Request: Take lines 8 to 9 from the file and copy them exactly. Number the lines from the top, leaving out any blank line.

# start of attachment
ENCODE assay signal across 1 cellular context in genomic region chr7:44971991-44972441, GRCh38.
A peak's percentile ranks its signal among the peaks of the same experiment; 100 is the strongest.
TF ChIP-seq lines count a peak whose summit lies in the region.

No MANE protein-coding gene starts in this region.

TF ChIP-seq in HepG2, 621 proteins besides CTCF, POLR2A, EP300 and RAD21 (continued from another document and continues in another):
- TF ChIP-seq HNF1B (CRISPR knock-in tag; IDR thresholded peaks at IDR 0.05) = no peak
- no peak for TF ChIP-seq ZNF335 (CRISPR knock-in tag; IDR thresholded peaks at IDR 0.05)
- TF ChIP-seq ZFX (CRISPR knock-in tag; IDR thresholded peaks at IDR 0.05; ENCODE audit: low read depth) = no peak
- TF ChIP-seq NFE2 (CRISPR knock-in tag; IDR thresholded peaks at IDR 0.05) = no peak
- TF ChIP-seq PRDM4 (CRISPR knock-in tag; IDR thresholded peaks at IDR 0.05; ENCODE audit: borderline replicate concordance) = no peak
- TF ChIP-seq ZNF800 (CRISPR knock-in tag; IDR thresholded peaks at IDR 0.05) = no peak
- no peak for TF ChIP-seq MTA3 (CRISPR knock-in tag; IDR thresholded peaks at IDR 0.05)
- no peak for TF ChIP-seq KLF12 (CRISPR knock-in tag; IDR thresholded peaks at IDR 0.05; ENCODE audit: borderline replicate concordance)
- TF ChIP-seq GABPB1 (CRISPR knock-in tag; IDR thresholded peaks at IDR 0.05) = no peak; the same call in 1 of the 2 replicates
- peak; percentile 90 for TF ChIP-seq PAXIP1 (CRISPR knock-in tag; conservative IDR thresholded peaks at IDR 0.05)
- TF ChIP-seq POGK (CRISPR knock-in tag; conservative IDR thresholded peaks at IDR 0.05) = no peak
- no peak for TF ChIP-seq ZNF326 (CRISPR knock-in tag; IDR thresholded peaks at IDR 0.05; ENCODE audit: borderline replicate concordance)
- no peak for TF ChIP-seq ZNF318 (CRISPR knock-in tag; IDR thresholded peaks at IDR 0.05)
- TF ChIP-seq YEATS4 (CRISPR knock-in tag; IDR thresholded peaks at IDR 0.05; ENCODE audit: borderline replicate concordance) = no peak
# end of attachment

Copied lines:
- TF ChIP-seq ZFX (CRISPR knock-in tag; IDR thresholded peaks at IDR 0.05; ENCODE audit: low read depth) = no peak
- TF ChIP-seq NFE2 (CRISPR knock-in tag; IDR thresholded peaks at IDR 0.05) = no peak